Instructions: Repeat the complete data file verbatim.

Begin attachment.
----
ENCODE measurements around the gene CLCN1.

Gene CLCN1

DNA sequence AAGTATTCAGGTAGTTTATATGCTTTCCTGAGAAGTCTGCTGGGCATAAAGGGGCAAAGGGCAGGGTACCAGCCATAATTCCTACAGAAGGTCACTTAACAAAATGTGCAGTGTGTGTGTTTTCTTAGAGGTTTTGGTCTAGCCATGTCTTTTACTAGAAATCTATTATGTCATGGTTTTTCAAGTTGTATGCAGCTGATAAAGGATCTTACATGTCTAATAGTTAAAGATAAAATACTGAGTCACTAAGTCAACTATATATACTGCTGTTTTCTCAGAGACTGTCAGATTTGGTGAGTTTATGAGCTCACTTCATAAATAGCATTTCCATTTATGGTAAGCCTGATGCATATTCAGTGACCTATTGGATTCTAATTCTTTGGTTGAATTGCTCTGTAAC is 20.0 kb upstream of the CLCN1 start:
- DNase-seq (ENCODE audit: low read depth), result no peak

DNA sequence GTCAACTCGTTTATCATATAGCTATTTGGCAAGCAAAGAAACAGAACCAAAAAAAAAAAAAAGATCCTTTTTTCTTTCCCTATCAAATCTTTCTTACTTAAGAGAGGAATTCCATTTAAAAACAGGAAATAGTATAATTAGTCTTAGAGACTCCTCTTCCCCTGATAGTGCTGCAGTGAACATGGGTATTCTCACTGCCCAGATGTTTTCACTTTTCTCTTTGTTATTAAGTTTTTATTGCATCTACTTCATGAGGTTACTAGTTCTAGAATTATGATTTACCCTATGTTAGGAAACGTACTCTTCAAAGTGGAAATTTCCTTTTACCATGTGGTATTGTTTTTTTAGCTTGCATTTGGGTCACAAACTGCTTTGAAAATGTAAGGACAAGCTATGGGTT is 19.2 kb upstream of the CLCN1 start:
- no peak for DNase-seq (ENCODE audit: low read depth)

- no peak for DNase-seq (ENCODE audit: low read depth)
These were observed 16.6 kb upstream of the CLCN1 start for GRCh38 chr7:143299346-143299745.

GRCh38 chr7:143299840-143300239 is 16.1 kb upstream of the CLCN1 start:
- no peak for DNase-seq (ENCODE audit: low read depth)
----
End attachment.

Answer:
ENCODE measurements around the gene CLCN1.

Gene CLCN1

DNA sequence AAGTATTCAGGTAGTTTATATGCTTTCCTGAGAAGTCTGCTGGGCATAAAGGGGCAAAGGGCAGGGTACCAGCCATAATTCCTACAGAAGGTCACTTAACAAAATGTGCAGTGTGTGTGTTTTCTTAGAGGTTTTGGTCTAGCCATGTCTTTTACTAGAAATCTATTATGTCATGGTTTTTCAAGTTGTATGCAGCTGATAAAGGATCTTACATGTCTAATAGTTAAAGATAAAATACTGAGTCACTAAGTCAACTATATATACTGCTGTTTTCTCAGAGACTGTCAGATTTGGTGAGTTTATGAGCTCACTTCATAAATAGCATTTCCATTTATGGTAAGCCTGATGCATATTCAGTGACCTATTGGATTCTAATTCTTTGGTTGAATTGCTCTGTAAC is 20.0 kb upstream of the CLCN1 start:
- DNase-seq (ENCODE audit: low read depth), result no peak

DNA sequence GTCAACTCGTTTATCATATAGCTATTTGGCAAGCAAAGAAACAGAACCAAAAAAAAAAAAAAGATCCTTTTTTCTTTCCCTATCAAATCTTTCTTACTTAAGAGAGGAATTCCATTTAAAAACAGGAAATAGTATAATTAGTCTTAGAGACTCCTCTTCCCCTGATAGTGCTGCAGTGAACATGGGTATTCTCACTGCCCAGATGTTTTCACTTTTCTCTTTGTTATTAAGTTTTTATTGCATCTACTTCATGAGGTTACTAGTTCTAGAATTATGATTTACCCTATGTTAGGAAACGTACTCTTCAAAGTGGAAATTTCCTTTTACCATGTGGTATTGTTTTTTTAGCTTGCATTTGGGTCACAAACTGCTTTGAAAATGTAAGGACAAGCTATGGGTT is 19.2 kb upstream of the CLCN1 start:
- no peak for DNase-seq (ENCODE audit: low read depth)

- no peak for DNase-seq (ENCODE audit: low read depth)
These were observed 16.6 kb upstream of the CLCN1 start for GRCh38 chr7:143299346-143299745.

GRCh38 chr7:143299840-143300239 is 16.1 kb upstream of the CLCN1 start:
- no peak for DNase-seq (ENCODE audit: low read depth)